Fotona has patents on Erbium laser. They were the first to study and develop laser solutions for gynecological issues.  In time, other, competing (and generally much smaller) companies who only had access to other types of lasers, but not Erbium, recognized that the market demand for these treatments were huge, and they developed a serious case of FOMO (fear or missing out). Since most of them could not develop Erbium lasers, they tried to make a square peg fit a round hole, by computer control of the much more dangerous and much older technology CO2 lasers. Basically, what happens in these lasers (for instance Mona Lisa Touch), is that a computer cuts the beam off before it manages to burn too deeply. But the fact is that CO2 needs to burn into the tissue to reach a deeper level. Erbium laser, in contrast, can go right through the surface layers (like radio waves), reaching the required deeper layers usually WITHOUT damage to the surface. Erbium also has a proven effect of causing contraction of the collagen fibers, whereas CO2 beams basically just burn through.

A few years ago already, the FDA warned about the fact that lasers are dangerous, and complications are more common than appreciated. As far as vaginal treatments were concerned however, it is extremely important to realize that they were talking specifically about CO2 laser. Erbium laser was not even mentioned.  The recent popular press articles mentioned these FDA warnings but did not clarify this important fact.

As far as the current controversy is concerned: The Australian study throws doubt on the clinical efficacy of CO2 laser (like Mona Lisa Touch) for vaginal atrophy.  ONE study, ONE specific laser and ONE specific indication.

It has NOTHING to say about the use of laser for any other indication. And if we are fair and use a scientific approach, we must admit that the study cannot, and does not even say ANYTHING about whether Erbium laser may or may not be effective for atrophy specifically, and is completely irrelevant to use of Erbium for other indications. It is like butter vs margarine; one may be better, but we just don’t know for sure, since the results of many studies are often contrary to every other previous study. We just received a study showing butter is no-good. That doesn't mean the same is true for margarine, and fortunately I like and use margarine (proverbially). 

I will admit that this study results are disappointing, but on the other hand, it does make me again appreciate my original decision to invest in Fotona Erbium technology, and NOT in a CO2 laser. CO2 lasers have their place. It is however perhaps just not the best tool for these indications.

We must keep in mind that this is how science generally progresses. One study shows this, the next shows that. Eventually, over a long period of time, the truth emerges. I cannot even tell you HOW MANY studies have found commonly performed surgical procedures to be of no value whatsoever. This is true even in, and I’d say, ESPECIALLY, in urogynecology for things like prolapse, incontinence etc. What is in no doubt, however, is that many of these surgical procedures have risks, sometimes serious risks. Are we thus to stop doing most surgical procedures for prolapse, incontinence etc. every time a new study shows that it is not effective? That is not how the world of medicine works. If we must change everything after each contrary published study, we will all be psychotic and there will be no options for patients. Furthermore, there is also little quality evidence even for the use of vaginal estrogen for atrophy, but we have used estrogen for decades. There is also little quality evidence for physiotherapy, including especially pelvic floor physiotherapy, for many of the indications that we routinely recommend physiotherapy for. I am a big proponent of physiotherapy, but this just again proves that clinical practice is often not the same as research. Medicine is an art, as well as a science, after all.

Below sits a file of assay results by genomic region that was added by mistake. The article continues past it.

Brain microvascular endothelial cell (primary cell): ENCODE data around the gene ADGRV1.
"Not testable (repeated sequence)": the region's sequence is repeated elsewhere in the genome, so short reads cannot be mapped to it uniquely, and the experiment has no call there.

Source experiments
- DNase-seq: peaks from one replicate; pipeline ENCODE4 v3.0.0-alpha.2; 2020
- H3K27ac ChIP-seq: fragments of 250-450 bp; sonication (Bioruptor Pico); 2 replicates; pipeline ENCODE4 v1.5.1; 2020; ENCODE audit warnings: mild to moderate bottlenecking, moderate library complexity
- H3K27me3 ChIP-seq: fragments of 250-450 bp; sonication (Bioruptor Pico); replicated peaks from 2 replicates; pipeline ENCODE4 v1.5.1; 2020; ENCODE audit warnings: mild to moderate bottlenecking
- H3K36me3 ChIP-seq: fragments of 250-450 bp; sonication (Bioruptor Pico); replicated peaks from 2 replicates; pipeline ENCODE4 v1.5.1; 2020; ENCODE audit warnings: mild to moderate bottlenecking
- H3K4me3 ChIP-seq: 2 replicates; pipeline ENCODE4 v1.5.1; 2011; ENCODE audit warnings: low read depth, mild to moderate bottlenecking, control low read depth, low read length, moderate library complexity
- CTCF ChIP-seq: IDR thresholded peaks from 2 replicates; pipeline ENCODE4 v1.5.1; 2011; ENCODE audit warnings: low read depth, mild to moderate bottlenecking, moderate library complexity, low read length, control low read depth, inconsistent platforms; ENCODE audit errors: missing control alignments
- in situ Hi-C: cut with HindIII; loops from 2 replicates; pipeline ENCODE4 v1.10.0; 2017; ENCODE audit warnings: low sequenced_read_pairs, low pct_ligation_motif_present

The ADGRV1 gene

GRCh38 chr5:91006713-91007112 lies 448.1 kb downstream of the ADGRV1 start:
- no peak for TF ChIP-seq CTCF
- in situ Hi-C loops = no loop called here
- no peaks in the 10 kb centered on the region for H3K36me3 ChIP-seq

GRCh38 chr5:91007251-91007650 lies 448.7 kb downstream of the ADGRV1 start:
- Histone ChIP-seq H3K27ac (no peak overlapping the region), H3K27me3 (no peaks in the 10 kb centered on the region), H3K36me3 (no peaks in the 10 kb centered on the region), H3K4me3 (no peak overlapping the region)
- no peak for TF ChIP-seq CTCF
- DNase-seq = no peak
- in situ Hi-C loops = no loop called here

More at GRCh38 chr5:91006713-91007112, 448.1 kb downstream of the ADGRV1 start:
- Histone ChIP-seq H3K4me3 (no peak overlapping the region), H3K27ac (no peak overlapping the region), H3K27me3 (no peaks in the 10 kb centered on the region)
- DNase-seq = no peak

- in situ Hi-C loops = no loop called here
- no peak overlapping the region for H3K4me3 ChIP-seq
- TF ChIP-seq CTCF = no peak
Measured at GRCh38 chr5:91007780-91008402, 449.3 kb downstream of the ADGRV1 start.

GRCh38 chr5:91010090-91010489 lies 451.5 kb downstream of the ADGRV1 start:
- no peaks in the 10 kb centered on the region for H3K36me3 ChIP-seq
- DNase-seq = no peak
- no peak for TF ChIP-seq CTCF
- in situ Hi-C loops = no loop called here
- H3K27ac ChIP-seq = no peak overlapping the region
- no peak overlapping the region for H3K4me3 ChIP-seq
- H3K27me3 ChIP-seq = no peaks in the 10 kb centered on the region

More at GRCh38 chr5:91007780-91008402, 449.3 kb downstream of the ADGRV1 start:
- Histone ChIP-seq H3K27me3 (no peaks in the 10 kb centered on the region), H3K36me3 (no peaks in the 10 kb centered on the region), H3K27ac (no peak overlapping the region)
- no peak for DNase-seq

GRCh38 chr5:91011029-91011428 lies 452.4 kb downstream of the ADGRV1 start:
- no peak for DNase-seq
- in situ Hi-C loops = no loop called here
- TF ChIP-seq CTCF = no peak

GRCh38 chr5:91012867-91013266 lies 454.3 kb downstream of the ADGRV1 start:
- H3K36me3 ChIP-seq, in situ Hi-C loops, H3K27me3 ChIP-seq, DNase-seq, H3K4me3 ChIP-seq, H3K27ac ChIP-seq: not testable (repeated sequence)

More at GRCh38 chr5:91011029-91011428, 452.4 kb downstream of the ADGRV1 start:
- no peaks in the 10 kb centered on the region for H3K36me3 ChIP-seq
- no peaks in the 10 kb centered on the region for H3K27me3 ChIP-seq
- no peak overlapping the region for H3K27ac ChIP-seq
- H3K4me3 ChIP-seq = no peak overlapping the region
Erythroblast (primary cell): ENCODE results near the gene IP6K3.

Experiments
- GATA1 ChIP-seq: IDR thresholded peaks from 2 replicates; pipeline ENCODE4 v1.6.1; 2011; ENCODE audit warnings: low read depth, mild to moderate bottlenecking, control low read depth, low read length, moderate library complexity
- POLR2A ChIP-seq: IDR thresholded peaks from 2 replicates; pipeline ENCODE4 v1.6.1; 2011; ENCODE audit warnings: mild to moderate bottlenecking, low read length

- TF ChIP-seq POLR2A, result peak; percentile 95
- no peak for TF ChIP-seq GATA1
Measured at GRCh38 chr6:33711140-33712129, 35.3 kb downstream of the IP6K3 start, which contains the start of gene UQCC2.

We build the case for knowledge over time, evaluating new evidence considering what we know from previous evidence, personal experience and patient reports and outcomes. Randomized controlled trials, though considered the ‘gold standard’ in the world of scientific inquiry in medicine, do have their problems and are not always relevant to clinical practice. Their truth is one type of truth, not always considering all factors. One simple fact is that it does not answer the question: If not that, then WHAT? What are the alternatives? In some cases, the alternatives are worse, or completely unacceptable, or abcent altogether. Do we just stop everything because of questions? Of course not. 

Having said that, we certainly must question our prejudices and beliefs, and be prepared to change our opinions and practices according to emerging evidence, wherever that eventually leads us to.